Agilent offers an extensive range of test equipment for base station and mobile device testing for both design and manufacturing test. Design test solutions include SystemVue Electronic System-Level design software, which offers a complete electronic design automation environment to create next-generation wireless communications systems. Component testing tools include Signal Studio software used to configure test signals for use on Agilent vector signal generators, such as the MXG, and 89600B VSA (vector signal analysis) software, a tool for finding and fixing signal problems during R&D.

Man-Made Material Could Facilitate Wireless Power



Electrical engineers at Duke University have determined that unique man-made materials should theoretically make it possible to improve wireless power transfers to small devices, such as laptops, or ultimately to larger ones, such as cars or elevators.

This advance is made possible by the recent ability to fabricate exotic composite metamaterials that can be engineered to exhibit properties not readily found in nature.

Theoretically, this metamaterial can improve the efficiency of recharging devices without wires. As power passes from the transmitting device to the receiving device, most if not all of it scatters and dissipates unless the two devices are extremely close together. However, the metamaterial postulated by the Duke researchers, which would be situated between the energy source and the recipient device, focuses the energy transmitted and permits the energy to traverse the space between with minimal loss.

We currently have the ability to transmit small amounts of power over short distances, such as in radio frequency identification (RFID) devices,” said Yaroslav Urzhumov, assistant research professor in electrical and computer engineering at Duke’s Pratt School of Engineering. “However, larger amounts of energy, such as that seen in lasers or microwaves, would burn up anything in its path.”

“Based on our calculations, it should be possible to use these novel metamaterials to increase the amount of power transmitted without the negative effects,” Urzhumov said.

LightSquared Shown to Slam GPS Receivers


Three towers were set up in Las Vegas and one in Boulder City, Nevada to broadcast a signal strength equal to that of actual deployment of the LightSquared terrestrial transmitter. Many GPS engineers from various manufacturers have been trying to determine what kind of effect the LS transmitters would have on their receivers.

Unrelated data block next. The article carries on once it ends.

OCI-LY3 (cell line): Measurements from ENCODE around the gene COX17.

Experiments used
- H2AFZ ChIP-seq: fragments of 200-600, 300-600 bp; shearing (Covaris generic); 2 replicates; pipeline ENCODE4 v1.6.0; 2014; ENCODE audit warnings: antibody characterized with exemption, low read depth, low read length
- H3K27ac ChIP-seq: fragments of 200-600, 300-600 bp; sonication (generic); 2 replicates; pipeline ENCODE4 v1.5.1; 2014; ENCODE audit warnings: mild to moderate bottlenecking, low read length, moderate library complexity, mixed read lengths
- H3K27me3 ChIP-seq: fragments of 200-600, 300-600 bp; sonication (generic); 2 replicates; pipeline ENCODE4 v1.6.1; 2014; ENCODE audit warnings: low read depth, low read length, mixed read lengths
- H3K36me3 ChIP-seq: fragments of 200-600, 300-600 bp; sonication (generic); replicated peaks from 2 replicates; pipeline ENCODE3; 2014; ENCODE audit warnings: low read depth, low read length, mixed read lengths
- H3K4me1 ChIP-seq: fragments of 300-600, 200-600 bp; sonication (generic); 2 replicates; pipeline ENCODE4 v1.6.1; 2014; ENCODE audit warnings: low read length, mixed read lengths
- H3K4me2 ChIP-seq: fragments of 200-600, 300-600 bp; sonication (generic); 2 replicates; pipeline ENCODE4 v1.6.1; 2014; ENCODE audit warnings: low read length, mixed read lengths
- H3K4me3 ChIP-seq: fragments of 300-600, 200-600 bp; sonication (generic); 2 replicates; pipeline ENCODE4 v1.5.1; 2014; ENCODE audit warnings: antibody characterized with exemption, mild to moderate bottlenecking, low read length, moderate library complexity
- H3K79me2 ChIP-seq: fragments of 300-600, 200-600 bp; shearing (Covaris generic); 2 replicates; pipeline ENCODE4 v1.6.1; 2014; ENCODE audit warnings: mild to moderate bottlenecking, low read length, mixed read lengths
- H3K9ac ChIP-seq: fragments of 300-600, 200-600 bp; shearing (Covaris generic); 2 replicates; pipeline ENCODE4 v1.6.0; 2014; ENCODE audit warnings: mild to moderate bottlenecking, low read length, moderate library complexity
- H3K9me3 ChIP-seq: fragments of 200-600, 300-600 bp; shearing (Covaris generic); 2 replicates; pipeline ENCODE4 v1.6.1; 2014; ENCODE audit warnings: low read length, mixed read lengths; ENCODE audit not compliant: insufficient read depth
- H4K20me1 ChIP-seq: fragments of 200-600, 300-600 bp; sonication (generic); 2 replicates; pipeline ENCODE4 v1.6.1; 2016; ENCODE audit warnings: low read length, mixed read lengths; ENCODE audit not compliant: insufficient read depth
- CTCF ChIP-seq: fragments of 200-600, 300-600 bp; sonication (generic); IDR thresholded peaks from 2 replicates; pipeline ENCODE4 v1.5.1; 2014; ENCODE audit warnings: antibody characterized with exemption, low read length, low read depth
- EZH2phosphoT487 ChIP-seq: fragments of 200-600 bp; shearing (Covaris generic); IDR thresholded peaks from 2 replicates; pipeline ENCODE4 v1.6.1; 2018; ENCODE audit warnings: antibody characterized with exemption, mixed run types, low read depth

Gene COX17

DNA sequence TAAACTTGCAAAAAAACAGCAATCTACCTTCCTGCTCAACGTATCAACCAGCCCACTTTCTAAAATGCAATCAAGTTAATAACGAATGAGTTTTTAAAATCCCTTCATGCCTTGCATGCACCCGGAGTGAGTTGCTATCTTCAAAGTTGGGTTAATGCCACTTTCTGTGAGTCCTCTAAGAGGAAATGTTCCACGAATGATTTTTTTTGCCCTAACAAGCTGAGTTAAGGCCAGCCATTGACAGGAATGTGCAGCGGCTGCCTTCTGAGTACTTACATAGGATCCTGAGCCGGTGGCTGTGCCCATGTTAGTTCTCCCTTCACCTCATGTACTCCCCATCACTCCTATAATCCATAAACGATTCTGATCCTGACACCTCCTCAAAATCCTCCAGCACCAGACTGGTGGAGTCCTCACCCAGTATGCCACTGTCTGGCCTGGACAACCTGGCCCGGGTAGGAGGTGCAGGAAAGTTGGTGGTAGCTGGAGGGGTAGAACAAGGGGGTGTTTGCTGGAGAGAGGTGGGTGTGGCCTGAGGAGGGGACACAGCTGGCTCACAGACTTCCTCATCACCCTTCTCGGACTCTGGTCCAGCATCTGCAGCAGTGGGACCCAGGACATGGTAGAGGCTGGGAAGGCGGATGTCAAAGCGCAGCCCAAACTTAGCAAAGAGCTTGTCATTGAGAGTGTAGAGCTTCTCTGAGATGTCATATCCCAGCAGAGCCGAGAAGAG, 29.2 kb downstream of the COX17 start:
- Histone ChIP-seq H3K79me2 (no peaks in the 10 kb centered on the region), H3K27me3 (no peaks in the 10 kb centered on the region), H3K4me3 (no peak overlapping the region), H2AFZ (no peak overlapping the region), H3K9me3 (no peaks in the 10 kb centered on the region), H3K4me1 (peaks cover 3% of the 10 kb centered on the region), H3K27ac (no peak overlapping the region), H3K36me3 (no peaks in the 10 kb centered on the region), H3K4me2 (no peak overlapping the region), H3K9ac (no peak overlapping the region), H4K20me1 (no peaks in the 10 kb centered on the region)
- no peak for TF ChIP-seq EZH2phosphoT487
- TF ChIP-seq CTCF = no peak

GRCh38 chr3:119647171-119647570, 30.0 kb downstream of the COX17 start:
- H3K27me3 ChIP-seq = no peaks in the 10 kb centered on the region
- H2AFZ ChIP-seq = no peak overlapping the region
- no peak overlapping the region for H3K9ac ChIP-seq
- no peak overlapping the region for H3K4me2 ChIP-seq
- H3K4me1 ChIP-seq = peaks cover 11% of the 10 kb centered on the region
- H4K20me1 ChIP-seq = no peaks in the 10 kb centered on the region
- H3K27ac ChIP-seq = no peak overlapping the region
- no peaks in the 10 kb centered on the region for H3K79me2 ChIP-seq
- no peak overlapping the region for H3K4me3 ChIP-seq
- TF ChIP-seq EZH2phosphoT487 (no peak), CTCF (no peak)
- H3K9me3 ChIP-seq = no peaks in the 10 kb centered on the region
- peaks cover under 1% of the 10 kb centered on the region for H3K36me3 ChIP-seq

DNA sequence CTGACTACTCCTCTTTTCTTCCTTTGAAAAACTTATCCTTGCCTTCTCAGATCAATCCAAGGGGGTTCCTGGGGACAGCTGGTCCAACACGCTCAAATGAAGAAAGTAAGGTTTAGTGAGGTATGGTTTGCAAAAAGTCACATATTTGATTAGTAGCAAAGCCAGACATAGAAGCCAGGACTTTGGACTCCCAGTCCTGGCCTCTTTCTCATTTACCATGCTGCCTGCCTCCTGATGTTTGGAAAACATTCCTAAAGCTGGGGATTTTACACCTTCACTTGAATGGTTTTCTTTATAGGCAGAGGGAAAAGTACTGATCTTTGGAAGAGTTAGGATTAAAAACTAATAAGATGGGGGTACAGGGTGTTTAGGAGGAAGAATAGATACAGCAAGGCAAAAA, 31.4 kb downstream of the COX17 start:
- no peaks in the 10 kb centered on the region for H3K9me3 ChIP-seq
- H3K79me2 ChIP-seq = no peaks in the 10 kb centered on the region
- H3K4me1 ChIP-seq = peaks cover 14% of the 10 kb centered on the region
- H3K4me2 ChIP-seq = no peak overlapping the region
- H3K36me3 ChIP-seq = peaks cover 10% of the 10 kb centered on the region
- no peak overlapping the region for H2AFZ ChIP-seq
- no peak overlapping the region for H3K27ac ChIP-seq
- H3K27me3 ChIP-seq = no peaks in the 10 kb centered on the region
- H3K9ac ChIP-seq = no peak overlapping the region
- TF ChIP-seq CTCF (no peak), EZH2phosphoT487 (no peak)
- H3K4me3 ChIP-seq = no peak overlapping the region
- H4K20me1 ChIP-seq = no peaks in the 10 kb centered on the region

LS broadcasts its signals at two center frequencies: 5L/10L are centered around ~1528MHz and 5H/10H are centered around ~1552MHz. 10L/10H were not broadcast in Boulder City because there’s a contingent that thinks 5L/5H are the worst-case scenario,.

The data showed that wide-bandwidth, high-precision GPS receivers started feeling the effects of the LightSquared transmission about 1,800 meters from the tower. Medium-bandwidth high-precision GPS receivers started feeling the effects of the LightSquared transmission at about 1,200 meters from the tower. In each case, there was about a 200 meter buffer from when the GPS receivers started to feel the effects of the LightSquared transmission to the GPS receiver being jammed, at 1,600 meters and 1,000 meters respectively.

Utah Researchers Experiment with Electric Roads


A technical breakthrough at Utah State University could make highways themselves a source of energy.

“If we have an infrastructure on the roads to power electric vehicles, then we don’t have to carry that power in the vehicle itself,” says Paul Israelsen, deputy director at Energy Dynamics Laboratory.

The principle has been in use for decades, but Utah State researchers claim the highest efficiency rate yet. “To also achieve an air gap of up to 10 inches that is quite remarkable,” says Hunter Wu.